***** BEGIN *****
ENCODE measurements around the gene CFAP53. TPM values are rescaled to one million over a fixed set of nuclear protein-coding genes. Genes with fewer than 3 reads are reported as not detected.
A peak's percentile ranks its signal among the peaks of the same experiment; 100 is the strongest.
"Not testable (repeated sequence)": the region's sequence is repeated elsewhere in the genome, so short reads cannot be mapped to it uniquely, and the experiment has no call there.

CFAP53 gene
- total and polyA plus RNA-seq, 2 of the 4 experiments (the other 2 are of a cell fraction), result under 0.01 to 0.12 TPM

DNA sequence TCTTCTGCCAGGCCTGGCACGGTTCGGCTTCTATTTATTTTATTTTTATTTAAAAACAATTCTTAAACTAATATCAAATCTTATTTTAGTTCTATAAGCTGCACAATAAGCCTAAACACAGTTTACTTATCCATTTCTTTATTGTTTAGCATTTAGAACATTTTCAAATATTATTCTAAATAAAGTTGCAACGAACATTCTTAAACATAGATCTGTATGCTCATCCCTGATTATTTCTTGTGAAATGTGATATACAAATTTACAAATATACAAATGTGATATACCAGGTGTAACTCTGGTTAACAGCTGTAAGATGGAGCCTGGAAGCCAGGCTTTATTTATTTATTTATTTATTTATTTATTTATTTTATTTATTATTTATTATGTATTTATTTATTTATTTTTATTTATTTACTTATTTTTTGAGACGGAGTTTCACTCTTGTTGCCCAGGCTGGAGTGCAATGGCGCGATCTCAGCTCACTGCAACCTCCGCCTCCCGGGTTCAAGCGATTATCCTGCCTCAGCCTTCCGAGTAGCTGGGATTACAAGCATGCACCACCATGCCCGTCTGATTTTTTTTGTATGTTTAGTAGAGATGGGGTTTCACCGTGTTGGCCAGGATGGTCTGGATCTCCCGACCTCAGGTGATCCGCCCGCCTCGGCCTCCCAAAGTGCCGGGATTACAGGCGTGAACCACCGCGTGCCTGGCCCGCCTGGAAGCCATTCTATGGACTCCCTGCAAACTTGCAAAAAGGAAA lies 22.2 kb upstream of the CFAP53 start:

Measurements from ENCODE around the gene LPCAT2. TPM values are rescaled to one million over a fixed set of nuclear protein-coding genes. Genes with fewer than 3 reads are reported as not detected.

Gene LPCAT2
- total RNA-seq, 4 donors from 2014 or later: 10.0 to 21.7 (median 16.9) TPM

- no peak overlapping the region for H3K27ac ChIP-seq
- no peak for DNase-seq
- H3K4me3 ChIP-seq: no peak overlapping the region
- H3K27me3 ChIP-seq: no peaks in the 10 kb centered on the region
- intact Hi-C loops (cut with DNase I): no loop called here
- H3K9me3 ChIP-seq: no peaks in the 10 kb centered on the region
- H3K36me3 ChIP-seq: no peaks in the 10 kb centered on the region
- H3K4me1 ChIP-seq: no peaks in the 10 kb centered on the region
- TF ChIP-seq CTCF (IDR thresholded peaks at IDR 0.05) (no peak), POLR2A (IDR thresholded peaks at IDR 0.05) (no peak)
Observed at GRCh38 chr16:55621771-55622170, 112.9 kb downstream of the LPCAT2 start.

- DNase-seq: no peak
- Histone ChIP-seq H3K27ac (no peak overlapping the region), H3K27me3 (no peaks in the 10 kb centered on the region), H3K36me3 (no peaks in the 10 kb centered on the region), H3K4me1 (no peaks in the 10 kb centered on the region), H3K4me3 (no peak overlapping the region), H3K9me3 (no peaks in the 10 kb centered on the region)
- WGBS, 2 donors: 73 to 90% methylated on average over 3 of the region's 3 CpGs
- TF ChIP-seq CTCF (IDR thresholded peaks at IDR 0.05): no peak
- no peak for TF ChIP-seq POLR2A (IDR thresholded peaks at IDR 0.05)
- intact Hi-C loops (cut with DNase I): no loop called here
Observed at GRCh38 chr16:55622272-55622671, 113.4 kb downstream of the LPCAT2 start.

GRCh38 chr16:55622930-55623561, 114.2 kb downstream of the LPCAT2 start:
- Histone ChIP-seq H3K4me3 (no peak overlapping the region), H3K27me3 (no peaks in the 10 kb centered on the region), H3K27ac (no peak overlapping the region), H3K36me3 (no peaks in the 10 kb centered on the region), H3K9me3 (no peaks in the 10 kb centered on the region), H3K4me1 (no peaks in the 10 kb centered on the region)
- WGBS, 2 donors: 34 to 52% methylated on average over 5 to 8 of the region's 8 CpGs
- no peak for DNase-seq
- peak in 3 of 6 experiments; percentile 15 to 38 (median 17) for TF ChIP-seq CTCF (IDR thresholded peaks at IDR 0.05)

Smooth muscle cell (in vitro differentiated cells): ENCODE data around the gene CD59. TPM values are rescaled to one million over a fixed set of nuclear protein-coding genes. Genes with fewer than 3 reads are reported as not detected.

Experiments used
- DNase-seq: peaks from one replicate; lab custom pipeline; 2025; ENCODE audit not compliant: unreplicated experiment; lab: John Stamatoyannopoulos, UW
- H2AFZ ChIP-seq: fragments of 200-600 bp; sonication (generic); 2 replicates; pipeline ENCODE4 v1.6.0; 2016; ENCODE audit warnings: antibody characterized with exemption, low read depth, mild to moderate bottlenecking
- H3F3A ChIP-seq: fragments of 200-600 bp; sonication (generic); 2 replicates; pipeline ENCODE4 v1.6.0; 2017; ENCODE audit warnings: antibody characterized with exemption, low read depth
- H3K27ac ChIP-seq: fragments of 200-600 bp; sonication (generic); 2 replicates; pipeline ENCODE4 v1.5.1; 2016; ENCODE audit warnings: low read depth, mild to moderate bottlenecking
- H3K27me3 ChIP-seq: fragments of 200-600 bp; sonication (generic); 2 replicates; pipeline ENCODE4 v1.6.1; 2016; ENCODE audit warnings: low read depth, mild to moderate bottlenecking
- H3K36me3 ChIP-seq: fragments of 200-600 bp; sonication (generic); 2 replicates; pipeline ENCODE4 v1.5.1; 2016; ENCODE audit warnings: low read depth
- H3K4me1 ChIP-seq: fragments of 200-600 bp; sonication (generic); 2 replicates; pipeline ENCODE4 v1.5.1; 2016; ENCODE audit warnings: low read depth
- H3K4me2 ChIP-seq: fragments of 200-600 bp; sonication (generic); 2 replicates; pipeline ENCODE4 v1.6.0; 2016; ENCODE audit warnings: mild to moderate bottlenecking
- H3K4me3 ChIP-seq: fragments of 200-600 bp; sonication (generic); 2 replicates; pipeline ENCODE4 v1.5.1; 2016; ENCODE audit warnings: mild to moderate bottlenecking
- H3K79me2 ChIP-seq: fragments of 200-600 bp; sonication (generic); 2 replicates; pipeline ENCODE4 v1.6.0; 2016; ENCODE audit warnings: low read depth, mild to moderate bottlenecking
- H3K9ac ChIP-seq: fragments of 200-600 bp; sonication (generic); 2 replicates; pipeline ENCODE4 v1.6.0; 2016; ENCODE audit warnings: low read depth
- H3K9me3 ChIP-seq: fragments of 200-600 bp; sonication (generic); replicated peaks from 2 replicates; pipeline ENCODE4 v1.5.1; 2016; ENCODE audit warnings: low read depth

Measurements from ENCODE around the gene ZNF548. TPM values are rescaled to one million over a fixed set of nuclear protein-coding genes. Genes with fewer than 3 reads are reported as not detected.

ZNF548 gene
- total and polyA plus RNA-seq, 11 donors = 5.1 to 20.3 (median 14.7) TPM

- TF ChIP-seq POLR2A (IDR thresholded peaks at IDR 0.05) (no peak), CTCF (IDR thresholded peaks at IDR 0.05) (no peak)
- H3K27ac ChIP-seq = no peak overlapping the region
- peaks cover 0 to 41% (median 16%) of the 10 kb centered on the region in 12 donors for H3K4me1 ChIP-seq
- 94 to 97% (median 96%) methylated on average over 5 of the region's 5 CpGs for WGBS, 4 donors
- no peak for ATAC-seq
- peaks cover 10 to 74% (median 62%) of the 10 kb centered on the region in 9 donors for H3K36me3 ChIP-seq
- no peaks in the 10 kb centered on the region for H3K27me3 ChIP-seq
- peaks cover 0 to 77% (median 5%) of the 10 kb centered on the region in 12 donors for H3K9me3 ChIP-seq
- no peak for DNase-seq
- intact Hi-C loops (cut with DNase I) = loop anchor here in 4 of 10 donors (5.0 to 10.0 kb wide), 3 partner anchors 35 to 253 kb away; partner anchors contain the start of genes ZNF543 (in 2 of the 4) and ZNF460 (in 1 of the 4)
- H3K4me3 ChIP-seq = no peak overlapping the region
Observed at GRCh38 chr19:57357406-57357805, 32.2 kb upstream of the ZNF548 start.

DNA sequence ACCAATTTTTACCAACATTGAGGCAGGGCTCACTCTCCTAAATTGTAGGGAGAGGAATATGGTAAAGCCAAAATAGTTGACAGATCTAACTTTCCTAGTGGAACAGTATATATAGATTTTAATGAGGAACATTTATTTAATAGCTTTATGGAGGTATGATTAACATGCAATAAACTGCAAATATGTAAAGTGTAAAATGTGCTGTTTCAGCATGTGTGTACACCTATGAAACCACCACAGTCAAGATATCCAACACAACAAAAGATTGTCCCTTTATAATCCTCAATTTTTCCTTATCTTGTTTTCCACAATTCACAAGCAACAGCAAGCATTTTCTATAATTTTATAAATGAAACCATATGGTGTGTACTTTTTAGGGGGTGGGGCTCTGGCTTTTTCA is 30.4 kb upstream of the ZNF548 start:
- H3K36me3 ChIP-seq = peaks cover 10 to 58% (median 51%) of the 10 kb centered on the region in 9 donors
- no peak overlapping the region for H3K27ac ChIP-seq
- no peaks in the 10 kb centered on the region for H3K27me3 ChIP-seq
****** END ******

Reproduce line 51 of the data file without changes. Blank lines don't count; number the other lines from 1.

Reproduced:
- peaks cover 0 to 41% (median 16%) of the 10 kb centered on the region in 12 donors for H3K4me1 ChIP-seq